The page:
AHG or native gecko?

Discussion in 'Reptile and Amphibian Identification' started by Licespray, Aug 6, 2019.

  1. Licespray

    Licespray Not so new Member

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    Found this fellow at work.
    Moved it so the butcher birds wouldn’t get it.

    28E60F92-A708-4898-9C6A-D4A762E98CCF.jpeg
     
  2. Herptology

    Herptology Well-Known Member

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    I can’t see any bumps/spikes on its tail which is usually a sign of AHG
     
  3. nuttylizardguy

    nuttylizardguy Well-Known Member

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    G.hyra I think. A native gecko.

    I only know this because I've got a couple of juvenile g.hyra dubias living inside my house and I had one in a tub to observe ( wife found it on kitchen bench and it hid in roach bait ), I had it for couple of weeks til it escaped when I was replacing the water dish with fresh water.

    Your's could be a g.hyra dubia judging form the colour and patterning of "spots".
     
    Last edited: Aug 8, 2019
  4. Bluetongue1

    Bluetongue1 APS Veteran APS Veteran

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    It is a native gecko of the Gehyra genus. The diagnostic features of this genus are the rounded expanded tips of the digits with a large claw emanating from the centre of its top surface on digits n1 to 4. The fifth digit lacks a claw and is often significantly smaller than the other digits.

    A geographic location is often very helpful in distinguishing species. Using colour pattern alone can be problematic, although it does definitely look like the Dubious dtella.

    Scalation can be utilised, as per the following from AROD website…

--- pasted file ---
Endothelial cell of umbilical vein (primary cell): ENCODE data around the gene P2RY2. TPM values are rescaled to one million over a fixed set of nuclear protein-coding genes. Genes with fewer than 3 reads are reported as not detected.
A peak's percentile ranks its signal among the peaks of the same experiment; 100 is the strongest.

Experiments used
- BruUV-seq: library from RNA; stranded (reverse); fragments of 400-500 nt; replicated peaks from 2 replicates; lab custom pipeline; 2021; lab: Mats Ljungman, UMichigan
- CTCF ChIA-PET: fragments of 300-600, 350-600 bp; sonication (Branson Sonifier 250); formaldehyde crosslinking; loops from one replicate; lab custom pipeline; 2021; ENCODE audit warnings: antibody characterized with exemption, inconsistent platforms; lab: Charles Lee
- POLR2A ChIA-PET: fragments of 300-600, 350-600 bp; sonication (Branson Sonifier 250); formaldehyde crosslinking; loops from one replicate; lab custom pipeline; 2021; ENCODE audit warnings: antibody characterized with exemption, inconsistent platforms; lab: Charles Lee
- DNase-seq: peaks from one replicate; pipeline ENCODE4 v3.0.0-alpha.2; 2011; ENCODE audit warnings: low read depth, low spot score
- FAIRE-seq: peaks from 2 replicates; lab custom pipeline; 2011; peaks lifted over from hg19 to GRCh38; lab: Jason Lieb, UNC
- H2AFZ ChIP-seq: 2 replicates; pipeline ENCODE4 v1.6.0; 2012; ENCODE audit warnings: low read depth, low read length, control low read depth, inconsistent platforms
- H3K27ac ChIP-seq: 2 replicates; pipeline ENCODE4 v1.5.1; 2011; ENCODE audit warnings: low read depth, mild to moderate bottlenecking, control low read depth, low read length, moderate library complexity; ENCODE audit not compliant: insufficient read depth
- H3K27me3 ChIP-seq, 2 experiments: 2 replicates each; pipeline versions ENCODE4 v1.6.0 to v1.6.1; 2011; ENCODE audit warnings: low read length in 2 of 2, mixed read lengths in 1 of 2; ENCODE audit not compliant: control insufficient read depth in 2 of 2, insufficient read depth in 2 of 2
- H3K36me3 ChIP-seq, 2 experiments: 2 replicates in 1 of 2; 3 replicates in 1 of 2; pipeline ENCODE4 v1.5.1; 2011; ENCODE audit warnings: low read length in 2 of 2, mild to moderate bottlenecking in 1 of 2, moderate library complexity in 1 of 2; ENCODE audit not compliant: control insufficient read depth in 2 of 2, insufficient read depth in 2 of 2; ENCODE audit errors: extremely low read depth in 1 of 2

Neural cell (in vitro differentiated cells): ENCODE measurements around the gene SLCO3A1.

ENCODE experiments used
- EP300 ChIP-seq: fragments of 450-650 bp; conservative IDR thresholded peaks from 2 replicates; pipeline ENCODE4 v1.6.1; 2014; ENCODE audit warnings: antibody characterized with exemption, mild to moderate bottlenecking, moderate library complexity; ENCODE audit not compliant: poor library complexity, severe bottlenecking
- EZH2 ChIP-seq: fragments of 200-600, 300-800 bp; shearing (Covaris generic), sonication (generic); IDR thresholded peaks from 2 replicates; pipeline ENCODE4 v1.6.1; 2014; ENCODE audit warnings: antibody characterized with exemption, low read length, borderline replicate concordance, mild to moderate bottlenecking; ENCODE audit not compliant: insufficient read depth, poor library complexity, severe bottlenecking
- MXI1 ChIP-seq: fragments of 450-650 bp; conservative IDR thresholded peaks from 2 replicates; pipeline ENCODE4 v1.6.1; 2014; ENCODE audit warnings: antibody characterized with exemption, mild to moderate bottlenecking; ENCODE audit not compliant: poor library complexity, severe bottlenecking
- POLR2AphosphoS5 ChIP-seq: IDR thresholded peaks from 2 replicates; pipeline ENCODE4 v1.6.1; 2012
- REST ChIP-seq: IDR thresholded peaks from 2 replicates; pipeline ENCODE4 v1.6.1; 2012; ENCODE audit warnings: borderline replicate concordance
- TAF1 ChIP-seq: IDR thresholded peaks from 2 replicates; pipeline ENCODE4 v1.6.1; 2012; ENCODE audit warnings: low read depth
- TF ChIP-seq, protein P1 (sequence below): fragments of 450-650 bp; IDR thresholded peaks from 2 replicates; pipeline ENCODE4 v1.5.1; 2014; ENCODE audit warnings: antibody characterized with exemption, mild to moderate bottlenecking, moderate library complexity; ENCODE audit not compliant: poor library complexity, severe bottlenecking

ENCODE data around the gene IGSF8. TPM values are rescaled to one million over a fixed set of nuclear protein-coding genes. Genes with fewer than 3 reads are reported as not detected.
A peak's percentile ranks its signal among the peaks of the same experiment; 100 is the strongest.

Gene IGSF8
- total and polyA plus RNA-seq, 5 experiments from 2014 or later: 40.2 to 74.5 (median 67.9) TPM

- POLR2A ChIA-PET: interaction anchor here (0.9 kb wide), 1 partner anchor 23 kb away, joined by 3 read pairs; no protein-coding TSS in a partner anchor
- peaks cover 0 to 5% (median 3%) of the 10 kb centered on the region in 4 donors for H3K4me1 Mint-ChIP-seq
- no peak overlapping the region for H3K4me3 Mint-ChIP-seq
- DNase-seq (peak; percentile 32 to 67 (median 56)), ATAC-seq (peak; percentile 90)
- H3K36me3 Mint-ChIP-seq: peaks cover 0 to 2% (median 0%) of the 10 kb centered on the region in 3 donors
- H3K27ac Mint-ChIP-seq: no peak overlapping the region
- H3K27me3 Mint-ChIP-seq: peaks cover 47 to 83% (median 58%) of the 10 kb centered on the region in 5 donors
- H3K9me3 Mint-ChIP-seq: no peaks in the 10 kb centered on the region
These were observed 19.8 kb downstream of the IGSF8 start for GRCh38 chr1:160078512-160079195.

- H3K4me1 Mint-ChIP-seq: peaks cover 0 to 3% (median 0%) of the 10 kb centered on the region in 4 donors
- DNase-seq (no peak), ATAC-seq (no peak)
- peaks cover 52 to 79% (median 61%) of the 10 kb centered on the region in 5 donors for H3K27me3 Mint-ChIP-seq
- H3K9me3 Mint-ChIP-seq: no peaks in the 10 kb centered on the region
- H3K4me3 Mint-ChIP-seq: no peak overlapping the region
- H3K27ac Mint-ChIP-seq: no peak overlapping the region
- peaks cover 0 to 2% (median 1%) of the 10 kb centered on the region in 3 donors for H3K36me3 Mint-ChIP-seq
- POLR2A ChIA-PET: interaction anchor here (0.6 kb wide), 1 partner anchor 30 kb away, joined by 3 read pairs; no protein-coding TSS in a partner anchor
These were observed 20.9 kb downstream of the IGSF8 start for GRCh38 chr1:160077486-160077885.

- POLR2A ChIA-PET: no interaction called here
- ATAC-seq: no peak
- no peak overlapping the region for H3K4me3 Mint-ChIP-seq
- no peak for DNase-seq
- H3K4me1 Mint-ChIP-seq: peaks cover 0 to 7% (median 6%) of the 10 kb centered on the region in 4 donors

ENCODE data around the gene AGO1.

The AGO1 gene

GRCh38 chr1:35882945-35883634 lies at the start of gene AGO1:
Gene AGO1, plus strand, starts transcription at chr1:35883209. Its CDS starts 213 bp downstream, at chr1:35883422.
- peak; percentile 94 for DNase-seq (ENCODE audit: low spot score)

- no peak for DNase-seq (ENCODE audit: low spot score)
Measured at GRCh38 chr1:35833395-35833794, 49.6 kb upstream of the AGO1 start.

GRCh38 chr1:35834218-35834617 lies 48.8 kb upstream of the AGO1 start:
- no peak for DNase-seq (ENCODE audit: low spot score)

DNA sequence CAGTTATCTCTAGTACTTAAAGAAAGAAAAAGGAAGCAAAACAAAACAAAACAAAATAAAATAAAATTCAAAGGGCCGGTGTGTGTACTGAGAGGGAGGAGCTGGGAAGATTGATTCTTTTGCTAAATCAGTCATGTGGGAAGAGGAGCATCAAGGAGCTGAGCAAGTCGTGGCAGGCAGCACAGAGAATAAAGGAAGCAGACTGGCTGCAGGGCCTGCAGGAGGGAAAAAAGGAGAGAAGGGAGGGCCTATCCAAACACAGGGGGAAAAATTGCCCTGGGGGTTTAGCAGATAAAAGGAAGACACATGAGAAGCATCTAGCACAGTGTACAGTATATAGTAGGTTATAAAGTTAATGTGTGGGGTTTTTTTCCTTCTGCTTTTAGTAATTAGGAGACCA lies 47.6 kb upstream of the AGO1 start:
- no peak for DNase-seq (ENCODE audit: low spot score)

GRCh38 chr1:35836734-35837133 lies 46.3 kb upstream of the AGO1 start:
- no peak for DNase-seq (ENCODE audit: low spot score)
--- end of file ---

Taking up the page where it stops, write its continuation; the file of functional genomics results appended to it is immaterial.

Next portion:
Dubious dtella (Gehyra dubia) has subdigital lamellae that are undivided, though may be deeply notched; 9 or more subdigital lamellae on the expanded portion of the 4th toe. While the Eastern tree dtella (Gehyra versicolour) generally has 7 or 8 divided scansors under the expanded portion of the fourth toe; two pairs of enlarged chin shields and second infralabial notched.
     
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  5. Licespray

    Licespray Not so new Member

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    This was an excellent response, apologies for not seeing it until now! I just wanted to thank you for the effort that went into this reply and to know that it was appreciated. The gecko in question was moved to a place it wouldn’t be crushed while we cleaned up the area.
     
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  6. TristanS

    TristanS Not so new Member

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    native, AHGs are more white, i think thats a dtella or a form of velvet gecko
     
  7. Licespray

    Licespray Not so new Member

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    Found 3 or 4 of these guys around the yard since this post.

    Question! We get geckos on the windows each night chasing bugs. They’re a pinkish colour, but they never make the kiss sound of the AHG. Or are some AHG’s just silent? I mean they’re only a meter or so away from each other. Is it likely they’re natives or probably AJG’s and sound is nothing to go off of?
     
  8. Bluetongue1

    Bluetongue1 APS Veteran APS Veteran

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    If they were AHG's then you would undoubtedly be hearing their "chuck, chuck, chuck" call at some stage, whether you can see the geckos or not. The presence or absence of spines along the side of the tail is the most reliable way to identify if AHG or not, respectively. The belly skin on many geckos is translucent (especially so at night) and the pinkish hue would be due to blood in the many tiny blood vessels. Definitely does not sound like AHG’s there (if you’ll excuse the pun).
     
  9. Licespray

    Licespray Not so new Member

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    Well that’s good. Hopefully it continues to remain this way. It’s great having them around as theyre jolly fine entertainment
     
  10. nuttylizardguy

    nuttylizardguy Well-Known Member

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    Not only that but also great little pest-insect and spider killers too.
     
  11. Licespray

    Licespray Not so new Member

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    Best I can manage, they’re pretty shy.

    F83D2C9A-0717-4AF1-8701-0B889AC30EAB.png
     

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